I recently sat in my dining room with reporter, Eric Hagen, who writes for the Blaine edition of my local ‘Life’ newspaper. I expressed the need to educate students on this topic and to prepare them before they find themselves in a vulnerable situation. I explained to him that my outline also includes a discussion about the Miranda Warning because of the importance of students being proactive and knowing their rights as citizens, should they be targeted by law enforcement.

Find Eric’s article here.

Stat for juveniles   Brendan-dassey                                                                          Brendan Dassey   

An alarming statistic from the Innocence Project states that “65% of the juveniles exonerated through DNA evidence falsely confessed to crimes they didn’t commit.” Circumstances such as Brendan Dassey’s also suggest an increased risk of youth being wrongfully convicted simply because they are unaware that they should not talk to the police without an adult (attorney or parent) present. Research also yields that an overwhelming number of young people between the ages of 18-23 are targeted for crimes.

Innocent people fear that if they “lawyer up” they will appear guilty. In fact, innocent people are better served with having a lawyer present than a guilty person because for them, there’s much more at stake. And because innocent people also feel they have nothing to hide and want to be helpful by cooperating, they become absolutely vulnerable to trickery when accusations are aimed at them. They don’t understand that law enforcement can and will lie or become narrowly focused on them despite reasonable doubt. They don’t realize until it is too late that an interview can quickly become overly aggressive in order to speed up an investigation or solicit a confession. In all fairness, with officers under extreme pressure to close a case, investigations are done quickly. Mistakes get made. Rush to judgements occur. Lives are destroyed and fade into non-existence. Respect from those around them turns to loathing. The innocent are shunned…silenced…hidden away. And hope for many bright futures fades.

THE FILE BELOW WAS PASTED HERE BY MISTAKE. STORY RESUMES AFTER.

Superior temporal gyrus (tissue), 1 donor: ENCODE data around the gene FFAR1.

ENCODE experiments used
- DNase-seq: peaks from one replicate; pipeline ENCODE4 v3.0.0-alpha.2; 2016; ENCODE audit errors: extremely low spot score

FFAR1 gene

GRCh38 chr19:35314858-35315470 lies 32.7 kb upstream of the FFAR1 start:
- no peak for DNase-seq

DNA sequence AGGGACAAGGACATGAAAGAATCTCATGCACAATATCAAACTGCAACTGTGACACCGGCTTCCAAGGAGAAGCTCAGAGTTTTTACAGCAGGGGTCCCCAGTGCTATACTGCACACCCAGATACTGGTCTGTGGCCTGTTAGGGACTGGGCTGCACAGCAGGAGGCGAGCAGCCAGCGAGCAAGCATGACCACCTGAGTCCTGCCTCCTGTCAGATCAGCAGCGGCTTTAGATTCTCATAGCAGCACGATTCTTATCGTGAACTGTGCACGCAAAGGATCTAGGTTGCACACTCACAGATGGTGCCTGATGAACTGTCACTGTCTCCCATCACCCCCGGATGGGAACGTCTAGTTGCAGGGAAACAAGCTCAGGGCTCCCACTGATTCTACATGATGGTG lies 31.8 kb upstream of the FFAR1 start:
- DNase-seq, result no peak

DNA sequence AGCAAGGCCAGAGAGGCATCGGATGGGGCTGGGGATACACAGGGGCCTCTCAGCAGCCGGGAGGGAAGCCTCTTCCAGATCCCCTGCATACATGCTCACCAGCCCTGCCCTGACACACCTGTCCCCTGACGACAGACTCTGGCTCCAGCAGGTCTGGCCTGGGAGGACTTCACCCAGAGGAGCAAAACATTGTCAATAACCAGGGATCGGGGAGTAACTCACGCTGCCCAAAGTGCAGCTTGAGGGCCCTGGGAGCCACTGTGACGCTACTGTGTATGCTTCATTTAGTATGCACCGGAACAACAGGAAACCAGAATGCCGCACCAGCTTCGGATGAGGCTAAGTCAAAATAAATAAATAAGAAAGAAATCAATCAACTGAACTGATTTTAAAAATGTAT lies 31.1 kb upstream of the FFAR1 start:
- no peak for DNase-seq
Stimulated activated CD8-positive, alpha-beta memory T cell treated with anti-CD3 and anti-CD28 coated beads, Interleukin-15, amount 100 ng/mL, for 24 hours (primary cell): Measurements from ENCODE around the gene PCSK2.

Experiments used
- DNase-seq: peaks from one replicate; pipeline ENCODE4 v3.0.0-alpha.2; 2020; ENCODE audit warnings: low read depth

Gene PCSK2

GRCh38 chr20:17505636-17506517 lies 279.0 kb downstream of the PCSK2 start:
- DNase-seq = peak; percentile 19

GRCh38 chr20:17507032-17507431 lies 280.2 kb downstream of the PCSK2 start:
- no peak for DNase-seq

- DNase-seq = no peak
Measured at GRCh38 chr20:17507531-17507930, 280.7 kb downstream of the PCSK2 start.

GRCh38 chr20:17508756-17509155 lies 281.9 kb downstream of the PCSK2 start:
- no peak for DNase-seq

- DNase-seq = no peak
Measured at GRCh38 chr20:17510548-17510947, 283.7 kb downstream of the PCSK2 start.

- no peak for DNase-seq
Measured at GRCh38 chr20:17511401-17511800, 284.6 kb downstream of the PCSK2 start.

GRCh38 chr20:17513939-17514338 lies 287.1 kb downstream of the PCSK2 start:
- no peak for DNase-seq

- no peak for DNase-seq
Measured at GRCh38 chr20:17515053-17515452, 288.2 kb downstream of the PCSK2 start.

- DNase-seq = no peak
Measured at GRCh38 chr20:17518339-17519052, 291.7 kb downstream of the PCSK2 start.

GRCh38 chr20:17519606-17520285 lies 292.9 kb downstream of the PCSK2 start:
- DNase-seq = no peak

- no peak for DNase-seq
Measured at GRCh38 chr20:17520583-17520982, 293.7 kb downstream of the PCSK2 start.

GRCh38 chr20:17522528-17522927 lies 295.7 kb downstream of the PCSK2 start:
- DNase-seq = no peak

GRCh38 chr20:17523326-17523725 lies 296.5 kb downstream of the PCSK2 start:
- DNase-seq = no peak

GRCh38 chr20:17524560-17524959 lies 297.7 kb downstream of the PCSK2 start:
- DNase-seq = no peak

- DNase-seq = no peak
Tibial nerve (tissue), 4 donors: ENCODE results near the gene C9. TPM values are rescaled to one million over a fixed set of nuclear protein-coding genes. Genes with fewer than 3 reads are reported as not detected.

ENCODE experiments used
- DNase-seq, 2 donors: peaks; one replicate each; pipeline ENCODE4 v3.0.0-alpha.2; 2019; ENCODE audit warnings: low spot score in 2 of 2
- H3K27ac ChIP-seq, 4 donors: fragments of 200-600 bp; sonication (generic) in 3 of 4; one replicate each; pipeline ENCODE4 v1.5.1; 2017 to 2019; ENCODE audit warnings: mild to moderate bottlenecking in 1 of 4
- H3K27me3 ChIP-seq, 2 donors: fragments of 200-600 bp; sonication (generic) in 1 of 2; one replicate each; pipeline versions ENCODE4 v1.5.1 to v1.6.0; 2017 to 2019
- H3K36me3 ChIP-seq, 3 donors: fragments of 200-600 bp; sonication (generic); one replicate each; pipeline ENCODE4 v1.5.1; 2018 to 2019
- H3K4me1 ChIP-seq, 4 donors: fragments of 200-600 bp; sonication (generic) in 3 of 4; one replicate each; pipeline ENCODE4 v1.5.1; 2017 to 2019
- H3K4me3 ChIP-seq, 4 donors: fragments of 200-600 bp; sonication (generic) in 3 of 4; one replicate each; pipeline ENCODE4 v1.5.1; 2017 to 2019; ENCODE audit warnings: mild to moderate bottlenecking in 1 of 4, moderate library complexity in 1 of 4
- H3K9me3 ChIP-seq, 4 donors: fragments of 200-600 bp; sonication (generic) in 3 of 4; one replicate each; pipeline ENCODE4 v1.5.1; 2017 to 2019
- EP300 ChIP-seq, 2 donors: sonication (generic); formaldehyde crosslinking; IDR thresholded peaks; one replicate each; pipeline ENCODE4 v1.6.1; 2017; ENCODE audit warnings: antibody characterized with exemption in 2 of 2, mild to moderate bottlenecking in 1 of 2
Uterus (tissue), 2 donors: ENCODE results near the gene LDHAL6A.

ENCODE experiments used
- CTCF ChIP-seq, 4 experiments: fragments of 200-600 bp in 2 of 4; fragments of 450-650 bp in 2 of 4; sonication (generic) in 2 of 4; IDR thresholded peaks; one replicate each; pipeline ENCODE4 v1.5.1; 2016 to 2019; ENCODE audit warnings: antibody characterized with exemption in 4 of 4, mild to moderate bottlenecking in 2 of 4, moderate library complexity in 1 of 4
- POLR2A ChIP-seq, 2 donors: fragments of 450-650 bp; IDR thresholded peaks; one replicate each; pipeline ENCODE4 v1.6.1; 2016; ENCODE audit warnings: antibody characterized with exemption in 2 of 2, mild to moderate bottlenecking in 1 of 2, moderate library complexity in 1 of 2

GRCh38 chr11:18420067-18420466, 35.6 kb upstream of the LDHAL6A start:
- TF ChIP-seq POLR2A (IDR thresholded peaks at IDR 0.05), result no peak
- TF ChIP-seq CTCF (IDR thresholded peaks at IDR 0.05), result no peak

Which is why educating our youth becomes urgent…because they are our future.

To learn more about why people confess to crimes they did not commit, check out the Netflix Documentary The Confession Tapes.

*Answer to exercise:

The correct answer is the photo on the right. This is Timothy McVeigh; U.S. Army soldier, American terrorist, and the Oklahoma City Bomber. He detonated a truck bomb in front of the Alfred P. Murrah federal building in 1995 killing 168 people and wounding over 600. He was executed in 2001 for this crime.

The photo on the left is my son, Jared Manninen. He was also in the military at the time of the bombing but was stationed in CA. Could he have been the victim of a wrongful conviction had the circumstances been different? I shudder at the thought…

Wait a Cotton Pickin’ Minute…Pt 2

At this Gala, she expressed her determination to make sure a guilty criminal was securely behind bars. On that terrible night in July of 1984 when an assailant broke into her apartment and raped her, she vowed to do two things; survive this attack and study his face so closely that there would be no mistaking who he was when it came time to identify him. After she fullfilled these tasks, she was assured by the authorities that the man she singled out in a physical lineup was the same man she had also chosen in an earlier photo lineup. She felt proud that she “did it right” and for being proactive about her safety as well as for other potential victims.